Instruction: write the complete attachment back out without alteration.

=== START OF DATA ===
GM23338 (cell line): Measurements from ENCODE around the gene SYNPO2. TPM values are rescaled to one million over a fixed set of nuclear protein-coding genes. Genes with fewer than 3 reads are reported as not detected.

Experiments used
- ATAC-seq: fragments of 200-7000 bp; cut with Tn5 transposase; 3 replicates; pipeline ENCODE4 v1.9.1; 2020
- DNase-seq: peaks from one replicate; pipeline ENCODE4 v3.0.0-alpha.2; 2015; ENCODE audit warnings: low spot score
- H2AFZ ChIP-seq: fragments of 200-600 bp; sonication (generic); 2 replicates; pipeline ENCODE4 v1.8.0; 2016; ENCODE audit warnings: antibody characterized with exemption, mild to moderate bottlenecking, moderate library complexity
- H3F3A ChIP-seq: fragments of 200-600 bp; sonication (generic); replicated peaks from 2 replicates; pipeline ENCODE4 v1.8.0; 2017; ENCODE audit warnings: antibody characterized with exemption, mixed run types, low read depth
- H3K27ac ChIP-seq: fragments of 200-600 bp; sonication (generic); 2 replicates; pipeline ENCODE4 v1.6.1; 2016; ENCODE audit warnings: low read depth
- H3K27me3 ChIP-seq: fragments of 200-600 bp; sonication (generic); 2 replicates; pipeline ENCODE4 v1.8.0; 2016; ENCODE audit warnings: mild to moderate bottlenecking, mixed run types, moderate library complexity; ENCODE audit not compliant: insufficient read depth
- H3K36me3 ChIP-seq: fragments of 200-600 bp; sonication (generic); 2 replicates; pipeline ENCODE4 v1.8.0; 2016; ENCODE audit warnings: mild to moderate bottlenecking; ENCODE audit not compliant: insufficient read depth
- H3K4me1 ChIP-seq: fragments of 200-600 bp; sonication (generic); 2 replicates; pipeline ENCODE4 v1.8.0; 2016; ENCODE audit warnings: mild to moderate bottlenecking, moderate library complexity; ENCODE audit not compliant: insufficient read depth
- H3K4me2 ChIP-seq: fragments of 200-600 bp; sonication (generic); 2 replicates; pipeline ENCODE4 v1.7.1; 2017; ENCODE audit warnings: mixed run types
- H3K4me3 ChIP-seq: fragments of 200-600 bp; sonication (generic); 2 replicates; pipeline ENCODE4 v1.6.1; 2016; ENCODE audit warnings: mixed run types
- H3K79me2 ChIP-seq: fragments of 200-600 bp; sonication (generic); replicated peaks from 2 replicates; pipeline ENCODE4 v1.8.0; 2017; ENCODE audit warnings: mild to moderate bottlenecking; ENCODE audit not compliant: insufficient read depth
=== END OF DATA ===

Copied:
GM23338 (cell line): Measurements from ENCODE around the gene SYNPO2. TPM values are rescaled to one million over a fixed set of nuclear protein-coding genes. Genes with fewer than 3 reads are reported as not detected.

Experiments used
- ATAC-seq: fragments of 200-7000 bp; cut with Tn5 transposase; 3 replicates; pipeline ENCODE4 v1.9.1; 2020
- DNase-seq: peaks from one replicate; pipeline ENCODE4 v3.0.0-alpha.2; 2015; ENCODE audit warnings: low spot score
- H2AFZ ChIP-seq: fragments of 200-600 bp; sonication (generic); 2 replicates; pipeline ENCODE4 v1.8.0; 2016; ENCODE audit warnings: antibody characterized with exemption, mild to moderate bottlenecking, moderate library complexity
- H3F3A ChIP-seq: fragments of 200-600 bp; sonication (generic); replicated peaks from 2 replicates; pipeline ENCODE4 v1.8.0; 2017; ENCODE audit warnings: antibody characterized with exemption, mixed run types, low read depth
- H3K27ac ChIP-seq: fragments of 200-600 bp; sonication (generic); 2 replicates; pipeline ENCODE4 v1.6.1; 2016; ENCODE audit warnings: low read depth
- H3K27me3 ChIP-seq: fragments of 200-600 bp; sonication (generic); 2 replicates; pipeline ENCODE4 v1.8.0; 2016; ENCODE audit warnings: mild to moderate bottlenecking, mixed run types, moderate library complexity; ENCODE audit not compliant: insufficient read depth
- H3K36me3 ChIP-seq: fragments of 200-600 bp; sonication (generic); 2 replicates; pipeline ENCODE4 v1.8.0; 2016; ENCODE audit warnings: mild to moderate bottlenecking; ENCODE audit not compliant: insufficient read depth
- H3K4me1 ChIP-seq: fragments of 200-600 bp; sonication (generic); 2 replicates; pipeline ENCODE4 v1.8.0; 2016; ENCODE audit warnings: mild to moderate bottlenecking, moderate library complexity; ENCODE audit not compliant: insufficient read depth
- H3K4me2 ChIP-seq: fragments of 200-600 bp; sonication (generic); 2 replicates; pipeline ENCODE4 v1.7.1; 2017; ENCODE audit warnings: mixed run types
- H3K4me3 ChIP-seq: fragments of 200-600 bp; sonication (generic); 2 replicates; pipeline ENCODE4 v1.6.1; 2016; ENCODE audit warnings: mixed run types
- H3K79me2 ChIP-seq: fragments of 200-600 bp; sonication (generic); replicated peaks from 2 replicates; pipeline ENCODE4 v1.8.0; 2017; ENCODE audit warnings: mild to moderate bottlenecking; ENCODE audit not compliant: insufficient read depth